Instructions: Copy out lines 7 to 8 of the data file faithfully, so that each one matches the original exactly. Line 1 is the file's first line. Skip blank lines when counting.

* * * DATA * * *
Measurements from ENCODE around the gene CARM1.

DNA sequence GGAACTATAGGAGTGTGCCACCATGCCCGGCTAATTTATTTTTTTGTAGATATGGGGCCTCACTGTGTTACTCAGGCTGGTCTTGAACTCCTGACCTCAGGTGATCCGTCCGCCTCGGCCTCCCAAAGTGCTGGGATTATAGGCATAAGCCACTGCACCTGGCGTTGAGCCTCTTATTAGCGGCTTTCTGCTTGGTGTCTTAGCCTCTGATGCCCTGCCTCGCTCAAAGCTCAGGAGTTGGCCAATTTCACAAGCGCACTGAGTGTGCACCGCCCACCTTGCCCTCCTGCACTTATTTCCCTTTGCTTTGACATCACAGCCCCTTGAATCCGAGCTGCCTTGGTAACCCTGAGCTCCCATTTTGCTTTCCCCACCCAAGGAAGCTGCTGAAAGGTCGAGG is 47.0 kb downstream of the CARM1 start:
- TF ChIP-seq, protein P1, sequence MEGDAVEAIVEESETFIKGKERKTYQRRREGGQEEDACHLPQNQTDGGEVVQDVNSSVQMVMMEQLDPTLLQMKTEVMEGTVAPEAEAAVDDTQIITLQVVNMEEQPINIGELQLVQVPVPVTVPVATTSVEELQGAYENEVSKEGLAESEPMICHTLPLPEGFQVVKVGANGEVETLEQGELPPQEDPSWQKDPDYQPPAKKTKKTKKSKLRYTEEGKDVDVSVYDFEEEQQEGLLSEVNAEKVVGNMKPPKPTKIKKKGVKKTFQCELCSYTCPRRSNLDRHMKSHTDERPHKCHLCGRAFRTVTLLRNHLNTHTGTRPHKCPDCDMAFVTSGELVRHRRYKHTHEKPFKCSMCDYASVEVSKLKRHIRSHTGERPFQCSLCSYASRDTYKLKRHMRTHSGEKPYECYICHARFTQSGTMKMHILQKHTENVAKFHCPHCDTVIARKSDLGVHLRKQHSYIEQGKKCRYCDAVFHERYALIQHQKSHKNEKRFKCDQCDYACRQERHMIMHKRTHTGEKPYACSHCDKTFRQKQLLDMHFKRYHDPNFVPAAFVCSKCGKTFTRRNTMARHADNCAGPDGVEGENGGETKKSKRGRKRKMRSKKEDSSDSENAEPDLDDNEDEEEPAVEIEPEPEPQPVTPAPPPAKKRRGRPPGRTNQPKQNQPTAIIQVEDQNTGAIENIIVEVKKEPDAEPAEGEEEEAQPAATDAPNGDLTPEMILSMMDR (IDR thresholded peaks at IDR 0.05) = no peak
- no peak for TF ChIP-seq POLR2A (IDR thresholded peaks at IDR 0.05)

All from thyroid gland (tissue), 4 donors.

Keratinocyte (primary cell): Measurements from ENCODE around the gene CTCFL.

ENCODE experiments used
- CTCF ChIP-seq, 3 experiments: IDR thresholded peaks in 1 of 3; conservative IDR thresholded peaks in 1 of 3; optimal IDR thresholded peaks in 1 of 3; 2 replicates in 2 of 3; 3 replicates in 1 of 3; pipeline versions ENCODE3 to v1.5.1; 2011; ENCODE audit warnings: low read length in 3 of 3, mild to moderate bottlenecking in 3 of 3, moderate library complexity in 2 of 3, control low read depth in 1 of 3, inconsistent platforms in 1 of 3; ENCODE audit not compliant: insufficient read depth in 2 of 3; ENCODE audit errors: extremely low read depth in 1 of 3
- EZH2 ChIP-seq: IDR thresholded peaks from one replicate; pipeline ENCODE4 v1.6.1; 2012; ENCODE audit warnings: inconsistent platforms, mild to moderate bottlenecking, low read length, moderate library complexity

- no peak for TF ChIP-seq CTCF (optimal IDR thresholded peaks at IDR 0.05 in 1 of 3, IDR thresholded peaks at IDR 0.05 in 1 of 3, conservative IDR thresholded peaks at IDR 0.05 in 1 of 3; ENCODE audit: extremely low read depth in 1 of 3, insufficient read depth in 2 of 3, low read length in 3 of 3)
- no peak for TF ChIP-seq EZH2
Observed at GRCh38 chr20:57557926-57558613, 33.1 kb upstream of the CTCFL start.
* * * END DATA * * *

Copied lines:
ENCODE experiments used
- CTCF ChIP-seq, 3 experiments: IDR thresholded peaks in 1 of 3; conservative IDR thresholded peaks in 1 of 3; optimal IDR thresholded peaks in 1 of 3; 2 replicates in 2 of 3; 3 replicates in 1 of 3; pipeline versions ENCODE3 to v1.5.1; 2011; ENCODE audit warnings: low read length in 3 of 3, mild to moderate bottlenecking in 3 of 3, moderate library complexity in 2 of 3, control low read depth in 1 of 3, inconsistent platforms in 1 of 3; ENCODE audit not compliant: insufficient read depth in 2 of 3; ENCODE audit errors: extremely low read depth in 1 of 3